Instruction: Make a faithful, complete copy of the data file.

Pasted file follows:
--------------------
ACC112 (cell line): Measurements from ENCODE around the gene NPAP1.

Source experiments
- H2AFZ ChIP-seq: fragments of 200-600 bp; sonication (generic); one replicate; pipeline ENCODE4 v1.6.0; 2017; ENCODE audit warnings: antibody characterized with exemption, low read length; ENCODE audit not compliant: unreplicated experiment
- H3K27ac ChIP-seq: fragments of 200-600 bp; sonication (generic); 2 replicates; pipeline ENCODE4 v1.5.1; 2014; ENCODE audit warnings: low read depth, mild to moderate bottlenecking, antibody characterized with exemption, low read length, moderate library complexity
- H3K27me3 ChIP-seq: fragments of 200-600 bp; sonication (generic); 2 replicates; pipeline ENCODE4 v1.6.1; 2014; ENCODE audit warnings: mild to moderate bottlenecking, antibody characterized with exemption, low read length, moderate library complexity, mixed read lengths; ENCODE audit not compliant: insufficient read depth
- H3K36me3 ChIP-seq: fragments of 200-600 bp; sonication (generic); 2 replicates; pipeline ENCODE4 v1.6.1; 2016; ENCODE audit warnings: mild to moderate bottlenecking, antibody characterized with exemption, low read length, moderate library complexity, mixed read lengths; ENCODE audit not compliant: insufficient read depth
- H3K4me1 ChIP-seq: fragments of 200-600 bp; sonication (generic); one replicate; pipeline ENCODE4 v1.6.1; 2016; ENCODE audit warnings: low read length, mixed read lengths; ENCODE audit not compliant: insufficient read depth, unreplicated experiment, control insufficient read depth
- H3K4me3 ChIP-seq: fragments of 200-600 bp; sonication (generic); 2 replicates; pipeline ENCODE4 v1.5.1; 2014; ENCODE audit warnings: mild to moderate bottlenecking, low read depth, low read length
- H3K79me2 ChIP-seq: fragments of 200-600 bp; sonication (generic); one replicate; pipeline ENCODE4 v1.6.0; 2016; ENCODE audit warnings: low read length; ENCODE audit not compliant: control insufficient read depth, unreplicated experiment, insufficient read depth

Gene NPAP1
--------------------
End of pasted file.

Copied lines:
ACC112 (cell line): Measurements from ENCODE around the gene NPAP1.

Source experiments
- H2AFZ ChIP-seq: fragments of 200-600 bp; sonication (generic); one replicate; pipeline ENCODE4 v1.6.0; 2017; ENCODE audit warnings: antibody characterized with exemption, low read length; ENCODE audit not compliant: unreplicated experiment
- H3K27ac ChIP-seq: fragments of 200-600 bp; sonication (generic); 2 replicates; pipeline ENCODE4 v1.5.1; 2014; ENCODE audit warnings: low read depth, mild to moderate bottlenecking, antibody characterized with exemption, low read length, moderate library complexity
- H3K27me3 ChIP-seq: fragments of 200-600 bp; sonication (generic); 2 replicates; pipeline ENCODE4 v1.6.1; 2014; ENCODE audit warnings: mild to moderate bottlenecking, antibody characterized with exemption, low read length, moderate library complexity, mixed read lengths; ENCODE audit not compliant: insufficient read depth
- H3K36me3 ChIP-seq: fragments of 200-600 bp; sonication (generic); 2 replicates; pipeline ENCODE4 v1.6.1; 2016; ENCODE audit warnings: mild to moderate bottlenecking, antibody characterized with exemption, low read length, moderate library complexity, mixed read lengths; ENCODE audit not compliant: insufficient read depth
- H3K4me1 ChIP-seq: fragments of 200-600 bp; sonication (generic); one replicate; pipeline ENCODE4 v1.6.1; 2016; ENCODE audit warnings: low read length, mixed read lengths; ENCODE audit not compliant: insufficient read depth, unreplicated experiment, control insufficient read depth
- H3K4me3 ChIP-seq: fragments of 200-600 bp; sonication (generic); 2 replicates; pipeline ENCODE4 v1.5.1; 2014; ENCODE audit warnings: mild to moderate bottlenecking, low read depth, low read length
- H3K79me2 ChIP-seq: fragments of 200-600 bp; sonication (generic); one replicate; pipeline ENCODE4 v1.6.0; 2016; ENCODE audit warnings: low read length; ENCODE audit not compliant: control insufficient read depth, unreplicated experiment, insufficient read depth

Gene NPAP1